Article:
Number of Processes – Firms often start by automating tasks or processes that are easy to automate. Once a plethora of tasks or processes are automated, then teams often claim success. Only later does the business realise that the cost of the automation program far outweighs the tangible benefits it was meant to drive. Rather than simply automating a random range of easily automatable tasks, firms should only implement robots to drive services where profit ensues (e.g. a bank that onboards a new customer in minutes, not days, should result in more customers coming toward that bank; creating a facility to allow customers to renew car insurance 24/7 should increase retention over time).

“It is highly recommended that you select a process that will test your theories. Don’t automate a very simplistic task that will prove nothing or from which you will learn very little.”

Kieran Gilmurray, Global Automation Lead

New Revenue – bots are used to save FTE but robots should be used to make money too. The holy grail is to build an entirely automated business i.e. a business that runs completely in software, with no humans ‘in the loop’. Finding such opportunities isn’t easy, but more and more circumstances are arising where this is entirely possible (e.g. online marketplaces with automated drop shipping).

For example, insurance brokers can introduce automated car insurance sales or renewals 24/7 to drive higher sale and retention figures; debt collection agencies can send an automated sequence of email or SMS chasers with a link to an online payment form or automated IVR payment system to collect payment; customer sales retargeting emails or drop basket SMS text messages can all be automated using bots to drive revenue.

“The biggest money making bots in existence today are the algorithms that power trading activity at hedge funds. Bots dominate the financial markets to such an extent that a recent estimate holds high frequency trading algorithms responsible for 70% of all completed transactions, and for 99.9% of all quotations on financial exchanges.”

Matt Barrie, CEO of Freelancer Limited.

New Advantage – “Stop (only) looking at the past (and try hard to justify your initial investment): it is probably time to use RPA in a much more forward-looking and proactive way. It is all about looking at the future in order to ensure that your staff are well-equipped to do more with less (augmentation) and your cost structure (mainly variable) remains competitive (cost avoidance).

Augmentation means starting with what humans do today and figuring out how that work could be deepened rather than diminished by the introduction of RPA. A key principle when deploying automation is that activities executed by bots should somehow bring more value than activities previously performed by human operators only. In other words, human augmentation via RPA should enhance productivity or capability.

Cost avoidance can simply be defined as avoided spending…and not necessarily decrease spending. Cost avoidance is the calculated value of the difference between what we actually spend and what we would have spent had we maintained our old methods and tools of running our processes. Organisations will continue to spend money on human workforce but will also invest more and more in virtual workforce. Why? To be ready to react to contextual changes… Always keep in mind the 2 overarching principles of augmentation and cost avoidance. The exponential effect can be massive.”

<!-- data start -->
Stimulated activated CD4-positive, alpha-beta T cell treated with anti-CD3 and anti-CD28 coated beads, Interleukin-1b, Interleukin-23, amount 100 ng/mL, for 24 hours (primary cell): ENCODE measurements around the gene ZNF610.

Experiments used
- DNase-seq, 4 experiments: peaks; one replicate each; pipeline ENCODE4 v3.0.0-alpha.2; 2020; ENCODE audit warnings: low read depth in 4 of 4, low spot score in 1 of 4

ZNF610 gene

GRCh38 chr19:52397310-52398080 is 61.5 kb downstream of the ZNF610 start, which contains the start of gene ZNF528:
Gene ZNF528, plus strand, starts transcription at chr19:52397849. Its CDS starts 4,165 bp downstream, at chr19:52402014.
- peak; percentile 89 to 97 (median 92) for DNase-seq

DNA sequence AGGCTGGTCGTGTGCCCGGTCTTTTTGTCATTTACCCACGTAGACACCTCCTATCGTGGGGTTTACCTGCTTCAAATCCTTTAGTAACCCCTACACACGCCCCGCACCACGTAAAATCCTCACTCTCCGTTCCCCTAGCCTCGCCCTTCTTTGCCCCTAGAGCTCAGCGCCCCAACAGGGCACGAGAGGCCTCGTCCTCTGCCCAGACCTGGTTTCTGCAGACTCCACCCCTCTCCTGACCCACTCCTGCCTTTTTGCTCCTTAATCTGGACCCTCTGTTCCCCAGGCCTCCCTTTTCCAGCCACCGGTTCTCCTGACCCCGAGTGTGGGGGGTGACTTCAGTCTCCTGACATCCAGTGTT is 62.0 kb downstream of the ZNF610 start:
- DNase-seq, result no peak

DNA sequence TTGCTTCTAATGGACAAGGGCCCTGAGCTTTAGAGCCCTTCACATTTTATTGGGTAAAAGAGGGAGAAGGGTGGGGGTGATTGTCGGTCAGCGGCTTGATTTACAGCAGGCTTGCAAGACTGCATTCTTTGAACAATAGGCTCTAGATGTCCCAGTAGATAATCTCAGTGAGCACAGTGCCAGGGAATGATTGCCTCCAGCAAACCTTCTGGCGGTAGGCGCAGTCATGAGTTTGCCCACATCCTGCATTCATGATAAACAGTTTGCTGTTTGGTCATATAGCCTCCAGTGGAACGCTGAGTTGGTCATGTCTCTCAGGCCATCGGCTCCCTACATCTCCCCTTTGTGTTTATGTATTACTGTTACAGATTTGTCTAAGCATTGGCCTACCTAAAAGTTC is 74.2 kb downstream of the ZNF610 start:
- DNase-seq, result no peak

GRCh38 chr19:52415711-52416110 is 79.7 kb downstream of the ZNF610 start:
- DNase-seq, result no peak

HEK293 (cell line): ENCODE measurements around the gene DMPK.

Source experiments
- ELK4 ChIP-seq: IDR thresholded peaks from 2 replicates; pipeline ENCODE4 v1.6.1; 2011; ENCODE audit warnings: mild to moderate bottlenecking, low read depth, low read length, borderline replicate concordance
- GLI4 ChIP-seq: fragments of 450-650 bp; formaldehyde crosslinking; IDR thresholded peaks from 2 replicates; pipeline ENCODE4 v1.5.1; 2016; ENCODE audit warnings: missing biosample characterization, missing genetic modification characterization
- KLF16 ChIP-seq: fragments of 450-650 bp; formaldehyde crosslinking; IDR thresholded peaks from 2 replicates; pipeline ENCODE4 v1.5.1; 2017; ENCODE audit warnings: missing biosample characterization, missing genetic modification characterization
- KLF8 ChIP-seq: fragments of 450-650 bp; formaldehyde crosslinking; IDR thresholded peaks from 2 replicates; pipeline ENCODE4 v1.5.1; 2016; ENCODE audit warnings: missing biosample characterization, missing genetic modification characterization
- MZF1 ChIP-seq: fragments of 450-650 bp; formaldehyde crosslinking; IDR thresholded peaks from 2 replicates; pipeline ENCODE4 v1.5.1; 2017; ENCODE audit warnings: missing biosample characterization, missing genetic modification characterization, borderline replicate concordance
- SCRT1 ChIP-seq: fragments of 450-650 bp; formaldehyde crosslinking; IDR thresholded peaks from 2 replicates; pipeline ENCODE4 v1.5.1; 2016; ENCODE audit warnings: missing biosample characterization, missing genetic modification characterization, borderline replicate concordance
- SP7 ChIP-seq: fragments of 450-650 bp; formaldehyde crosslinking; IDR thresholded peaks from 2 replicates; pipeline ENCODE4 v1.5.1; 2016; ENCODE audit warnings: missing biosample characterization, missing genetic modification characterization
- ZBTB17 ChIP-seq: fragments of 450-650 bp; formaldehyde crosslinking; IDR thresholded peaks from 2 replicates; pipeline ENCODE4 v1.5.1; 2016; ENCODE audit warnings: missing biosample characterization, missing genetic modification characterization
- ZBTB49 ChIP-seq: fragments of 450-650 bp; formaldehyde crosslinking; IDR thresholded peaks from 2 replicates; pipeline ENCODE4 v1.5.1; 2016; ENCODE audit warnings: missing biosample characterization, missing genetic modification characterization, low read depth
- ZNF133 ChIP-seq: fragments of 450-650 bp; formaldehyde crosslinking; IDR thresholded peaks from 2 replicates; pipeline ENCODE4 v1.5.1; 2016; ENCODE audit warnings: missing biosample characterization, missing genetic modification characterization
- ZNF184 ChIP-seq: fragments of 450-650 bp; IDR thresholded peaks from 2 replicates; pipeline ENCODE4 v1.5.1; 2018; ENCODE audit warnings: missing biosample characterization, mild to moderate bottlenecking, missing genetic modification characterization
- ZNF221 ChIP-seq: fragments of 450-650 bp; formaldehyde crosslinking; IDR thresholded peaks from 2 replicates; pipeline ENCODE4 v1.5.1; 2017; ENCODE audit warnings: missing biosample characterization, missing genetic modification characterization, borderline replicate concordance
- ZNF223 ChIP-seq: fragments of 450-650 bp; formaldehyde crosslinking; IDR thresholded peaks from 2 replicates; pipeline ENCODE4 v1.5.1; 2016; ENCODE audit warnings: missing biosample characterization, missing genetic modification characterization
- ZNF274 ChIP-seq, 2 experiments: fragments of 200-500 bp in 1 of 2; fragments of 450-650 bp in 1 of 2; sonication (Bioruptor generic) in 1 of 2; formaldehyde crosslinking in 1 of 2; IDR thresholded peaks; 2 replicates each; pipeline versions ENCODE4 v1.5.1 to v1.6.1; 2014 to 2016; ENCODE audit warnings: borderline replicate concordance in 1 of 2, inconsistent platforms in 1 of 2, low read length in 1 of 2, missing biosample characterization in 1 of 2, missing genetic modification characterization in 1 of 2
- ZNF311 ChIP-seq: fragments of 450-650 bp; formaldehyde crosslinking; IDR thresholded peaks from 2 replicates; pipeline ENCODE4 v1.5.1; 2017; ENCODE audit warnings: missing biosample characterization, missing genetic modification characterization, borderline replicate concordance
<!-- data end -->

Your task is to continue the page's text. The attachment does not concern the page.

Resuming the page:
Ralph Aboujaoude Diaz, Director, Core Tech

This article highlighted some things relating to intelligent automation and digital transformation beginning with the letter “N”. There are many ‘N’s’ organisations need to consider but what ‘N’ do you think is the most important?

Other articles: If you like this article then you may find these articles of use too.

  1. How to build a business case for Intelligent Automation and Robotic Process Automation
  2. 30 ways to build a pipeline of processes suitable for Robotic Process Automation (RPA) and Intelligent Automation (IA)
  3. I’ve met 150+ RPA developers but these are the 20 signs of an ‘exceptional’ RPA developer.
  4. 8 questions to ask to ensure you select the ‘right’ processes to automate using RPA | IA.
  5. 14 rules for Robotic Process Automation (RPA) and Intelligent Automation (AI) success
  6. The A-Z of Robotic Process Automation, Intelligent Automation and Digital Transformation
  7. The biggest lie told to RPA customers – 50 robots equals success
  8. 40 essential selection criteria to choose an RPA platform

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Free to reuse: We are a community of RPA and Intelligent Automation experts with years of real world experience. We have stories to tell and the scars to show for it. We share our collective wisdom for free to simply provide as much value as we can to you. Therefore, if you want to post this article on your LinkedIn page then please feel free to do so. The more information we share within the RPA community the more likely businesses are to succeed with this excellent technology.

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Note: The views expressed above are our views and not those of my employer or the employers of the contributing experts.